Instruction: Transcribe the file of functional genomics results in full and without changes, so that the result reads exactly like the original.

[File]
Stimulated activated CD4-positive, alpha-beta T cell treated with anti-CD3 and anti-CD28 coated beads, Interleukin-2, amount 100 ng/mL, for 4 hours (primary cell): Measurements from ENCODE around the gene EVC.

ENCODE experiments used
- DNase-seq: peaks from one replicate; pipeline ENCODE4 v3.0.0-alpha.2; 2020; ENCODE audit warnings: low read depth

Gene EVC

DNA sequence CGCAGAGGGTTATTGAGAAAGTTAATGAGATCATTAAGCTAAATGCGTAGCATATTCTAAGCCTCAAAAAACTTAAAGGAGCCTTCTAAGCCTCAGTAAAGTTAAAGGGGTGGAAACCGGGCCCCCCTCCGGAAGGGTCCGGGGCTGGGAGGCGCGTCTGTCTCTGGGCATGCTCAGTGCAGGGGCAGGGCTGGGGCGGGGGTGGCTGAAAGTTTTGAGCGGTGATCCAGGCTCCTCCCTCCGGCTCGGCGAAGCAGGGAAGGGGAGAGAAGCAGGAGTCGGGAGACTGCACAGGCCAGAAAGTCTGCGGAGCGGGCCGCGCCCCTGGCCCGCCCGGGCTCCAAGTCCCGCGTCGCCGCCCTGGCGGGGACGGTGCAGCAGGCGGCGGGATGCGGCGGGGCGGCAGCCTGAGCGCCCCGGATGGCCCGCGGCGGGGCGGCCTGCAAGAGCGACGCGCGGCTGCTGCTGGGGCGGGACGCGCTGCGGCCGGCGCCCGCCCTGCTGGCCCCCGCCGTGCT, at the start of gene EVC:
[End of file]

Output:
Stimulated activated CD4-positive, alpha-beta T cell treated with anti-CD3 and anti-CD28 coated beads, Interleukin-2, amount 100 ng/mL, for 4 hours (primary cell): Measurements from ENCODE around the gene EVC.

ENCODE experiments used
- DNase-seq: peaks from one replicate; pipeline ENCODE4 v3.0.0-alpha.2; 2020; ENCODE audit warnings: low read depth

Gene EVC

DNA sequence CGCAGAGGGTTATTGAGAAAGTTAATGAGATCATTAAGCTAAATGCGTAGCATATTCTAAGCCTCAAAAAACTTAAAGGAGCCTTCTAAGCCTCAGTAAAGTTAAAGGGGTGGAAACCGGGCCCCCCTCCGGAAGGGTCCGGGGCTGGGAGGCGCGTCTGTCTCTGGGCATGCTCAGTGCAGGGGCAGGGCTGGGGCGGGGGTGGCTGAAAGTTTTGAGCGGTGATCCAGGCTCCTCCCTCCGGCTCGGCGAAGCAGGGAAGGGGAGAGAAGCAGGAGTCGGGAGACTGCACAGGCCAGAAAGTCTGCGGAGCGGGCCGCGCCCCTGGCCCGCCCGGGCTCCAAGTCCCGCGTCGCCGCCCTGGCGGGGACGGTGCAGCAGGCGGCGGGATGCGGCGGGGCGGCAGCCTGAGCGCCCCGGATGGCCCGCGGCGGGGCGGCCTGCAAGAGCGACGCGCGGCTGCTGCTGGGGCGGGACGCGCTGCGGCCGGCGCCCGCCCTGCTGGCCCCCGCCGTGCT, at the start of gene EVC: